According to Siodmak, a studio screening audience reacted negatively to this, finding the idea of the Monster speaking with a Hungarian accent unintentionally funny (although the Monster spoke with Lugosi's voice at the end of Ghost of Frankenstein, the audiences had been carefully prepared for it by the plot of the film).

    This has been generally accepted as the reason virtually all scenes in which Lugosi speaks were deleted (though two brief scenes remain in the film that show Lugosi's mouth moving without sound).

    All references to his being blind were also eliminated, rendering the Monster's groping gestures unmotivated.

    Close-ups of Lugosi's eyes during the revitalization scene and his evil, knowing leer to Patric Knowles were supposed to indicate that his vision had been restored, but in the ultimate context of the film mean nothing.

    Consequently, Lugosi is onscreen literally for only a few minutes, leaving the Wolf Man as the film's primary focus.

    Lugosi suffered exhaustion at some point during the filming, and his absence from the set, combined with his physical limitations at age sixty, required the liberal use of stand-ins.

    Stuntman Gil Perkins allegedly portrayed the Monster in the character's first scene (thirty-five minutes into the film) and during much of the monsters' fight

    Although a still exists of Lugosi in the ice, when viewers see the Monster for the first time (including closeups), it is actually the stunt double Perkins.

    Stuntman Eddie Parker is usually credited as Lugosi's sole double, but his primary stunt role was thought to be that of the Wolf Man.

    However, he does appear as the Monster in at least one shot, and yet a possible third stuntman also stands in for Lugosi in two brief sequences.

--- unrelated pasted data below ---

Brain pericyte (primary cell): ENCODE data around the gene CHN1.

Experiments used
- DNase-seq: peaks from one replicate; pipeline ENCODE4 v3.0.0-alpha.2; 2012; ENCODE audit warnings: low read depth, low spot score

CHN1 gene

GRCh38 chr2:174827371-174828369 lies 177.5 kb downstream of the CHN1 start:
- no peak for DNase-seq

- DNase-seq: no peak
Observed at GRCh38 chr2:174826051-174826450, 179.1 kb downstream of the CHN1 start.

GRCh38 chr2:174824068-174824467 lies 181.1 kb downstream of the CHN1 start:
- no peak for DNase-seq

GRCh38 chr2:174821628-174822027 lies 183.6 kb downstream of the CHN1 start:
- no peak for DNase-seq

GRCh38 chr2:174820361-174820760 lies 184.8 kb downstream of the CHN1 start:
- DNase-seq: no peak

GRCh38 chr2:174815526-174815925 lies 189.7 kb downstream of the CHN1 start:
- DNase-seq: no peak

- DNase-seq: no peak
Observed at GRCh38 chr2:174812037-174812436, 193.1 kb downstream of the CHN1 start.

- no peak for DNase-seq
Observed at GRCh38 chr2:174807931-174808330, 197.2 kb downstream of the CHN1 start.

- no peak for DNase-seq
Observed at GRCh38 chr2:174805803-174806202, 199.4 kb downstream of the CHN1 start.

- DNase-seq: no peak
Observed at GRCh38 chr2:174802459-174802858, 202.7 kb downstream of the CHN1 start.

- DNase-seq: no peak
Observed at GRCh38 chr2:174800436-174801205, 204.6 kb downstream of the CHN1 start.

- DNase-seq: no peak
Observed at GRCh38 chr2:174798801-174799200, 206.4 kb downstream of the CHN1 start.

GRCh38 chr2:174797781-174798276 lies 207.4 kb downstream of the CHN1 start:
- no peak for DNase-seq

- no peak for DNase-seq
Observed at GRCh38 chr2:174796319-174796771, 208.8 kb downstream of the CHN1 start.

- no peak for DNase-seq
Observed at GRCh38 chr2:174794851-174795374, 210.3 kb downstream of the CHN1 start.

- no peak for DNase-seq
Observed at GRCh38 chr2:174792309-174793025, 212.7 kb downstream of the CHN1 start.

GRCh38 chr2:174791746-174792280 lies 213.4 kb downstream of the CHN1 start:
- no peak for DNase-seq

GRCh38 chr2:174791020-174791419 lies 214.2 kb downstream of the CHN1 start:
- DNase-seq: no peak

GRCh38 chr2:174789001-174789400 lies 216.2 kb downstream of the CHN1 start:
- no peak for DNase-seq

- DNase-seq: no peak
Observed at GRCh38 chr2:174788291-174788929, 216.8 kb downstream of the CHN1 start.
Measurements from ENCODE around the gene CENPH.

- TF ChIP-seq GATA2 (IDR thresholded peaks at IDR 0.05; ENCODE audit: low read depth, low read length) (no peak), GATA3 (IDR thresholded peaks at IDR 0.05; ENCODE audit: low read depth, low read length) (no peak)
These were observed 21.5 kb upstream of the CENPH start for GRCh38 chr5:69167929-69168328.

The edited result unfairly suggests that Lugosi had to be doubled even in non-strenuous scenes, and the multiple use of alternating stuntmen in both closeups and medium shots damages the continuity of Lugosi's characterization.

    As an example, the doubles in the fight scene stiffen their arms, even though that was a cautious habit of the previously-blind Monster; for instance, a medium shot shows Lugosi pulling down a cabinet with his arms naturally bent at the elbows, but the next shot is of a double completing the task with straightened arms.

    This would be the final Universal horror film in which the Monster played a major role; in the subsequent films House of Frankenstein and House of Dracula, the Monster, played by Glenn Strange, comes to life only in the final scenes. (In the 1948 Universal comedy Abbott and Costello Meet Frankenstein [the second and final film in which Lugosi plays Dracula], Strange has a larger role and the creature once again speaks, albeit very limited dialogue, twice muttering, "Yes, Master.")

    It was also the last Universal horror film to feature an actual member of the Frankenstein family as a character.

    Reception

    Bosley Crowther of The New York Times called the film "a great disappointment" because he thought that the fight between the two monsters came as too little, too late. "Too bad. Not very horrible. Universal will have to try again," he wrote.

    Other contemporary reviews were more positive. Variety called the film "expertly contrived, and carrying suspenseful chiller tenor throughout ... Director Roy William Neill deftly paces the film with both movement and suspense to keep audience interest on sustained plane."[

    Harrison's Reports wrote: "For those devotees who like their horror pictures strong, this one will fill the bill ... The action and the eerie atmosphere conforms to a familiar pattern, but it does not detract from the film's horrendous nature."

    Film Daily called it "a horror feast in which devotees of the weird and the fantastic will gorge themselves to bursting. The opportunities for screams are offered with unparalleled generosity.
     
  7. Doctor Omega

    Doctor Omega Moderator

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    Song from "Frankenstein Meets The Wolfman"



     
  8. Doctor Omega

    Doctor Omega Moderator